Health disparities in the United States related to socioeconomic status are persistent and pervasive. This review highlights how social disadvantage, particularly low socioeconomic status and the health burden it brings, is passed from 1 generation to the next. First, we review current frameworks for understanding the intergenerational transmission of health disparities and provide 4 illustrative examples relevant to child health, development, and well-being. Second, the leading strategy to break the cycle of poverty in young families in the United States, the 2-generation approach, is reviewed. Finally, we propose a new 3-generation approach that must combine with the 2-generation approach to interrupt the intergenerational cycle of disadvantage and eliminate health disparities.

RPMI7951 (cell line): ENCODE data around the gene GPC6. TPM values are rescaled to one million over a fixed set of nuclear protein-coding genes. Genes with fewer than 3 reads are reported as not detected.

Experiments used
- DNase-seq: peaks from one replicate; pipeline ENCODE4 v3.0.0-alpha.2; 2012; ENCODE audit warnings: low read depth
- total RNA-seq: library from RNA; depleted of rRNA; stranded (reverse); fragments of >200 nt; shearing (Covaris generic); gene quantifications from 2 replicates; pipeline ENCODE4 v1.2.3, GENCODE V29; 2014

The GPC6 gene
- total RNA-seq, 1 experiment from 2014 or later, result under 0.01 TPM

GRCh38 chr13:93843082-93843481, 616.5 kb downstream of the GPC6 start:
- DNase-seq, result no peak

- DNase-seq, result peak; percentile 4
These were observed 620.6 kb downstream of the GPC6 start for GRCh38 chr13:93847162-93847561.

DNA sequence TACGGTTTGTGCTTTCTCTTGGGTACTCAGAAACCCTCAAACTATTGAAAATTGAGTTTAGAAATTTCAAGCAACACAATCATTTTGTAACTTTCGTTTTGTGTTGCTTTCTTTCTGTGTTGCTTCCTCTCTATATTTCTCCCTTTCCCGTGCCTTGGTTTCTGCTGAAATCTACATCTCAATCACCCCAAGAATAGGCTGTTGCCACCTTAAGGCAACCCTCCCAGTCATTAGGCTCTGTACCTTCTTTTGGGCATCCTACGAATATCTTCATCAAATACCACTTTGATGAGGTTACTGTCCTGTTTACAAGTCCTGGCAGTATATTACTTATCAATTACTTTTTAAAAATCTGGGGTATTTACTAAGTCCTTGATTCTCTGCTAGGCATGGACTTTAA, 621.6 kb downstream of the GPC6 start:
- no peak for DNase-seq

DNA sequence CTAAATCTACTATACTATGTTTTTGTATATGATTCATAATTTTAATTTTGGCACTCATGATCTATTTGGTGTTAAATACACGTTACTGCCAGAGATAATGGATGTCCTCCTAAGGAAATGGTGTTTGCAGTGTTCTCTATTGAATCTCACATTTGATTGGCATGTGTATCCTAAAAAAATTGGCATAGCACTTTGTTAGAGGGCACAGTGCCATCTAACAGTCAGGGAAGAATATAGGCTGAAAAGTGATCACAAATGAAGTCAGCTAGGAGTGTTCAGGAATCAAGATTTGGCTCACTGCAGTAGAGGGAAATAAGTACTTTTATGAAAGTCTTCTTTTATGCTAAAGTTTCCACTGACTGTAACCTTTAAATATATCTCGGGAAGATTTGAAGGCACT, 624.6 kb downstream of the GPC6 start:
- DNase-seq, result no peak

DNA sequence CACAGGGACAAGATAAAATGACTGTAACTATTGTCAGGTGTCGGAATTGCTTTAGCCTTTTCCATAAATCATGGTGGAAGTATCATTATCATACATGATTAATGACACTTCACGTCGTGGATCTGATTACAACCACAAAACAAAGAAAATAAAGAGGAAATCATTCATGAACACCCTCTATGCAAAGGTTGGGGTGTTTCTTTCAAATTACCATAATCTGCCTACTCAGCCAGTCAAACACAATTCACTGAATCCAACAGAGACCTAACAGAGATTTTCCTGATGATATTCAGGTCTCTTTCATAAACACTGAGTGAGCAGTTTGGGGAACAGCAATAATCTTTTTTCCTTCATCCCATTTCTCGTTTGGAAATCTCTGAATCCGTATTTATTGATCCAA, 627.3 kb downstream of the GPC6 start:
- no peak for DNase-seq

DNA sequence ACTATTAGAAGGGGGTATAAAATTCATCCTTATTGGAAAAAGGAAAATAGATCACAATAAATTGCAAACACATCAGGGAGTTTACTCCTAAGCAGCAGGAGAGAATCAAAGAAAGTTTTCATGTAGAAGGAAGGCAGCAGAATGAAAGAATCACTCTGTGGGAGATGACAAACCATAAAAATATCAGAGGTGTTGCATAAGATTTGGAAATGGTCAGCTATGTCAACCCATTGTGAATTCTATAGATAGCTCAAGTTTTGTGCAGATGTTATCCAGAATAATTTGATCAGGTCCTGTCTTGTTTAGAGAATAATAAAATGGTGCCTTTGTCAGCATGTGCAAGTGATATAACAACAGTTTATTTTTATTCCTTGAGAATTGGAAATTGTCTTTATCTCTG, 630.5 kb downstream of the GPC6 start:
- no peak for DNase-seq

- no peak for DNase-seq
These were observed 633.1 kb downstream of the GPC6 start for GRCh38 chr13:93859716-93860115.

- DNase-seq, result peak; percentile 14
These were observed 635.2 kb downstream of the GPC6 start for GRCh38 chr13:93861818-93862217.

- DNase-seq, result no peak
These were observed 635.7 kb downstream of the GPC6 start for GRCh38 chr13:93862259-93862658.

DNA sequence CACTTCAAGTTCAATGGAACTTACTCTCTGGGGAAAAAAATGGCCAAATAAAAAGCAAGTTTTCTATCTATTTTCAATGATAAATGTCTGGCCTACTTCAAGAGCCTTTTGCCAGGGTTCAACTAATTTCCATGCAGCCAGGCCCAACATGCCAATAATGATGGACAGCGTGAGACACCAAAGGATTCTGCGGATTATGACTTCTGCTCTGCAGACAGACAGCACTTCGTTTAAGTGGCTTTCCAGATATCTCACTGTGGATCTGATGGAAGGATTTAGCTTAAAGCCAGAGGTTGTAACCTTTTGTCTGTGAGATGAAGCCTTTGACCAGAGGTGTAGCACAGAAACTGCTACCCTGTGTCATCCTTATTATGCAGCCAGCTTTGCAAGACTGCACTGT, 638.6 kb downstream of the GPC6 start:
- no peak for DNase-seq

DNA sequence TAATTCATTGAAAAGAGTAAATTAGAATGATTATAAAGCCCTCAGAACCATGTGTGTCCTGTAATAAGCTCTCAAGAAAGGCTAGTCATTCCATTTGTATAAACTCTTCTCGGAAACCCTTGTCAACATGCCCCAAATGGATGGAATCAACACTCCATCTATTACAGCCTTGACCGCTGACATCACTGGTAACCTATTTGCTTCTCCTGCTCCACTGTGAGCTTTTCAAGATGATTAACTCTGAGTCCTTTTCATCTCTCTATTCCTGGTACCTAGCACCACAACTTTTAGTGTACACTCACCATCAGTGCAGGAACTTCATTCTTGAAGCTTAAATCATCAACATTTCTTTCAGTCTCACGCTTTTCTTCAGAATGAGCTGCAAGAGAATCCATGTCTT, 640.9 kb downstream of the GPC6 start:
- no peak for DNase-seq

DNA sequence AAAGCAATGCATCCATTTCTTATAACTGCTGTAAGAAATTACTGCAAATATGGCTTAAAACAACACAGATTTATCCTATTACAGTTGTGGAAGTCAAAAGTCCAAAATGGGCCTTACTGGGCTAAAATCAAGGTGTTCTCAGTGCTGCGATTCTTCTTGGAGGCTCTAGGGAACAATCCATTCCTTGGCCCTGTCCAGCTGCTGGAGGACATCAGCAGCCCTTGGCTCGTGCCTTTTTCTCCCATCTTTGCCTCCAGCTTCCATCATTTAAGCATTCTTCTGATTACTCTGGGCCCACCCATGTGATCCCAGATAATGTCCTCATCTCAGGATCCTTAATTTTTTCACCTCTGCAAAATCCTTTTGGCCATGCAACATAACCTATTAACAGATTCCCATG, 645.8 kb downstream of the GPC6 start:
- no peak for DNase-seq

Breaking the Intergenerational Cycle of Disadvantage: The Three Generation Approach
POTENTIAL CONFLICT OF INTEREST: The authors have indicated they have no potential conflicts of interest to disclose.
FINANCIAL DISCLOSURE: The authors have indicated they have no financial relationships relevant to this article to disclose.
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Tina L. Cheng, Sara B. Johnson, Elizabeth Goodman; Breaking the Intergenerational Cycle of Disadvantage: The Three Generation Approach. Pediatrics June 2016; 137 (6): e20152467. 10.1542/peds.2015-2467
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